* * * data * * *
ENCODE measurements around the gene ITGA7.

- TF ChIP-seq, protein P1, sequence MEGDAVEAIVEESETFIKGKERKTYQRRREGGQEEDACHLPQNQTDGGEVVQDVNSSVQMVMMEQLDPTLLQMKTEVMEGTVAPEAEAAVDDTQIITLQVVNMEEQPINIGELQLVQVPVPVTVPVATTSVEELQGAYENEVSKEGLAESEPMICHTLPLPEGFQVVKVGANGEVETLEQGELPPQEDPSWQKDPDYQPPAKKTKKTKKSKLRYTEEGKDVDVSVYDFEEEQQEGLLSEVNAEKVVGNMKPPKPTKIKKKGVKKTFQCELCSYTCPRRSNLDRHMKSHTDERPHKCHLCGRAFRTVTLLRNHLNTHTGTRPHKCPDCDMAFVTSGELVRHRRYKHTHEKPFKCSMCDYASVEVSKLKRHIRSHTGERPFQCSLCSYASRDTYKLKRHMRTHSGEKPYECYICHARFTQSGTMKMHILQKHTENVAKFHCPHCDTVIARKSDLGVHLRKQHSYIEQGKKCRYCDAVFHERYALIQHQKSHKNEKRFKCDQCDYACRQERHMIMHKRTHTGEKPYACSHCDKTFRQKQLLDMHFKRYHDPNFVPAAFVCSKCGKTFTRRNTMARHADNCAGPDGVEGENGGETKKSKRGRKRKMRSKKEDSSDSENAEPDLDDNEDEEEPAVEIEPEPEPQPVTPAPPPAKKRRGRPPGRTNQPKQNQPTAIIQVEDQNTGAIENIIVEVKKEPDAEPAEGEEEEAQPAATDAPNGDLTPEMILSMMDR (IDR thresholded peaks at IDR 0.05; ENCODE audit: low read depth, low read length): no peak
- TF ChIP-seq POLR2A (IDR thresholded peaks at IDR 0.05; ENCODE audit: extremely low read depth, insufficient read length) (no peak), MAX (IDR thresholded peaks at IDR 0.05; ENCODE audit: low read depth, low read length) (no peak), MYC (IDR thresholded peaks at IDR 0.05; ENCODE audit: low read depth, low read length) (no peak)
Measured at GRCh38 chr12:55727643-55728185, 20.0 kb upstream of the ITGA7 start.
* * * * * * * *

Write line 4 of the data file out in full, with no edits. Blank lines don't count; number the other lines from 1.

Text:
Measured at GRCh38 chr12:55727643-55728185, 20.0 kb upstream of the ITGA7 start.